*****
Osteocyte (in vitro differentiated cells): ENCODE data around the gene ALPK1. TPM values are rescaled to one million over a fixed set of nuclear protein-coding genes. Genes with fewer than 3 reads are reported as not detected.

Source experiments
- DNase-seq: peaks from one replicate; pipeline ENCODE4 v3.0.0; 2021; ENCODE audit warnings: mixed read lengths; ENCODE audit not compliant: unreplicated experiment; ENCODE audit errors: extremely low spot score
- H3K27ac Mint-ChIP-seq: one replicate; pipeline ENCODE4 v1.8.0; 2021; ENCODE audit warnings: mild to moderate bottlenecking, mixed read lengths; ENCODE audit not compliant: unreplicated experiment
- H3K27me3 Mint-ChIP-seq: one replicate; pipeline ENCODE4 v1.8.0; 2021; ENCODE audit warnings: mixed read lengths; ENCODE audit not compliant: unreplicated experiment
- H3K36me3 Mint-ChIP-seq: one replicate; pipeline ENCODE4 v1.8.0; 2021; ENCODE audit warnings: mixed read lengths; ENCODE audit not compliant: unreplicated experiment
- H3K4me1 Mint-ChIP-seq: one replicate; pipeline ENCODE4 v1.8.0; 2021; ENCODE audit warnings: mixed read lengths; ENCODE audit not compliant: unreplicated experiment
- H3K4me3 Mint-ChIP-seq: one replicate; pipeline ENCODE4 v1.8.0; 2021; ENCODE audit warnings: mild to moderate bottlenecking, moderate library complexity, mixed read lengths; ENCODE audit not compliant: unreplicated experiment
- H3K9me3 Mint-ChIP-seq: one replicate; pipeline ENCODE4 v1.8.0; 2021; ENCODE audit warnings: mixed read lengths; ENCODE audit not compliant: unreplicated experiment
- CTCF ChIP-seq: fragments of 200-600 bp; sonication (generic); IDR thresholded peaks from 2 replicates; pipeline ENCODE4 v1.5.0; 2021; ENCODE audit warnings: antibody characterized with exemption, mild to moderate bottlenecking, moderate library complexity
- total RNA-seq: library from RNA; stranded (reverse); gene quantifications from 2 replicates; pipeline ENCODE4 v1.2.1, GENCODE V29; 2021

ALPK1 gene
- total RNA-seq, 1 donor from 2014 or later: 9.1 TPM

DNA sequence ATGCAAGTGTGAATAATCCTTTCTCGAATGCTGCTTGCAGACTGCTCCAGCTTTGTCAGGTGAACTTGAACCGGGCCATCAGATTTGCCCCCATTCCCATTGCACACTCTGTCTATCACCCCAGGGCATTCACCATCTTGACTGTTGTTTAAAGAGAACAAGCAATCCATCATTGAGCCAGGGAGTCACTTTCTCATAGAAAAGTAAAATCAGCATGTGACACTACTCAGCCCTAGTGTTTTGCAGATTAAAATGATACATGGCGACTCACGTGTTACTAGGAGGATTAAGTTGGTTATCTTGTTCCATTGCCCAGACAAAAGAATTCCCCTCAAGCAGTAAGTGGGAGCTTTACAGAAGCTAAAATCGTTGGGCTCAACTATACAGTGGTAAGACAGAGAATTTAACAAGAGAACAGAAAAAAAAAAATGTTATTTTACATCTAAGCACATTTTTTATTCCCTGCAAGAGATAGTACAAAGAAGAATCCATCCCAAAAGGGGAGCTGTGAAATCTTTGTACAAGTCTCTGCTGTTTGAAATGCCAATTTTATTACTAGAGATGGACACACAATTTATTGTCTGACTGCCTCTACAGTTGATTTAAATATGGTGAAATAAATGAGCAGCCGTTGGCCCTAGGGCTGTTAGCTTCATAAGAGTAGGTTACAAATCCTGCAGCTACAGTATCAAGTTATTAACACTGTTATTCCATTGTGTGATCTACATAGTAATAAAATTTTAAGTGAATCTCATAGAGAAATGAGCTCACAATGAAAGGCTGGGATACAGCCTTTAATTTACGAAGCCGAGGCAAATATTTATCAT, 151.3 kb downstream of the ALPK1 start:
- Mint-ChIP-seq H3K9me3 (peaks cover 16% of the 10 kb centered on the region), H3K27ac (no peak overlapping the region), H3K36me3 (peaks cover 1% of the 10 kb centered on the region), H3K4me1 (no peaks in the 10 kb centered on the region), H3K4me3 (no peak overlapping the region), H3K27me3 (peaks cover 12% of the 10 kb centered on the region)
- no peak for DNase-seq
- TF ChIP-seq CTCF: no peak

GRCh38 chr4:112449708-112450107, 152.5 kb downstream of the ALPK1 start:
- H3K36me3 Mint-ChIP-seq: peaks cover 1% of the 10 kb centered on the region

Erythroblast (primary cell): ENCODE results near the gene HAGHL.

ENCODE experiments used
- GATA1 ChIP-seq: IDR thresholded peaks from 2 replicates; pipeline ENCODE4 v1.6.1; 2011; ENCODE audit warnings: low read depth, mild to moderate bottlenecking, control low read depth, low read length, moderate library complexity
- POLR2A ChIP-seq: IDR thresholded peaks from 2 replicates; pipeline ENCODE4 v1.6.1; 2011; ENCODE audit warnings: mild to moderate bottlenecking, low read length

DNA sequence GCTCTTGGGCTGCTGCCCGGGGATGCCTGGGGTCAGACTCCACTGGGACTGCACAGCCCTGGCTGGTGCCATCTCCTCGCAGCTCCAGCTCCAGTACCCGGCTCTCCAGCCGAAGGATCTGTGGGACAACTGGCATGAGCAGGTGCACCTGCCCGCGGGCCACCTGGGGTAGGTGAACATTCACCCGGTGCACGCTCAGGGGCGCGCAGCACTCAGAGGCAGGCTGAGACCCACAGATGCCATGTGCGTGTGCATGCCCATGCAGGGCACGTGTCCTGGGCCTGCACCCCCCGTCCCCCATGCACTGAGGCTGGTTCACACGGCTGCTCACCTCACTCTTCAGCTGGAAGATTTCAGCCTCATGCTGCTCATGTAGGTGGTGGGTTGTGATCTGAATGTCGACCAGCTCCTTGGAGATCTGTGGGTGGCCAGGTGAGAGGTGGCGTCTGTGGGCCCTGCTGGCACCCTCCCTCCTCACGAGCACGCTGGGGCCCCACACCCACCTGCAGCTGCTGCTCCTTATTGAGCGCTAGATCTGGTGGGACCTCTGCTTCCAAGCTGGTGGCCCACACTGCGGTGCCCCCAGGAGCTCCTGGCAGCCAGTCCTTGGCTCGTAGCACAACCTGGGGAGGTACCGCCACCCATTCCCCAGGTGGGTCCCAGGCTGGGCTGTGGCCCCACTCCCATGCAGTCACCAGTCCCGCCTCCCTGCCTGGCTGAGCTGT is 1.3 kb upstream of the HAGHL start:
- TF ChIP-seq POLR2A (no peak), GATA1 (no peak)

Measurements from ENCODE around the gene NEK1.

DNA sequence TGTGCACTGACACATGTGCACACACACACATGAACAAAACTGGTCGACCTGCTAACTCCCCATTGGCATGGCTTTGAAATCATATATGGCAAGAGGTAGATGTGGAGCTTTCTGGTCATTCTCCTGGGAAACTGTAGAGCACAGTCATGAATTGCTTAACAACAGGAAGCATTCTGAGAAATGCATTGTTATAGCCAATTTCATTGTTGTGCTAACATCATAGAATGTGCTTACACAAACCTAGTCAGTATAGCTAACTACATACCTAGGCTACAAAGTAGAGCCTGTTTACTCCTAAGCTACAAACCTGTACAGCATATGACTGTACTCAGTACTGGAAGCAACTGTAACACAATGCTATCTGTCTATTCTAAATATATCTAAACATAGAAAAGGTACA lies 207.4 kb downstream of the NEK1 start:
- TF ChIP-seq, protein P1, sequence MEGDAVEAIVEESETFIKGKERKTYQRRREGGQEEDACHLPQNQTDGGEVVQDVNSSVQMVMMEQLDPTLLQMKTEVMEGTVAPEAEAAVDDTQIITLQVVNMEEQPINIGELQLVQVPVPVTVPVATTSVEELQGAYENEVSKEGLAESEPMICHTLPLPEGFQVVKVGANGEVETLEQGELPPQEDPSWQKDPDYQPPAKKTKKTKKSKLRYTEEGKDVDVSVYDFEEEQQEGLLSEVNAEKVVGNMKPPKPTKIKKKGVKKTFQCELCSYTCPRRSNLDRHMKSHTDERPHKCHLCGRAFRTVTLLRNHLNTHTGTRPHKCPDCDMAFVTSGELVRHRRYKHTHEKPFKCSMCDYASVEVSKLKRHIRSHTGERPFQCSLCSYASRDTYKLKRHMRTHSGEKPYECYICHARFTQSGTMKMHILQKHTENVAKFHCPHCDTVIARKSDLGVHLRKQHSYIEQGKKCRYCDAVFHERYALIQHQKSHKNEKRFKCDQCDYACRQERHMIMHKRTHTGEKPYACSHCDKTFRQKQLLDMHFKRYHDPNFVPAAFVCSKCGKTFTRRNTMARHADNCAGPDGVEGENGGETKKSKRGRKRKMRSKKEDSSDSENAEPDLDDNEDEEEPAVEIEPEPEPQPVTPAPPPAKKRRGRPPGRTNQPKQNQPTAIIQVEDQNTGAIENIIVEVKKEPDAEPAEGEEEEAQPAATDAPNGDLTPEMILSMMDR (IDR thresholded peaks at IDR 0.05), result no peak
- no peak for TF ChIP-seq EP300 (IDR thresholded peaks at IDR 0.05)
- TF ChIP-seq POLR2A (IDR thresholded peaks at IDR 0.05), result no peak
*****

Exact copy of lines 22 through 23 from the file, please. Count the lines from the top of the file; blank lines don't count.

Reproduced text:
- GATA1 ChIP-seq: IDR thresholded peaks from 2 replicates; pipeline ENCODE4 v1.6.1; 2011; ENCODE audit warnings: low read depth, mild to moderate bottlenecking, control low read depth, low read length, moderate library complexity
- POLR2A ChIP-seq: IDR thresholded peaks from 2 replicates; pipeline ENCODE4 v1.6.1; 2011; ENCODE audit warnings: mild to moderate bottlenecking, low read length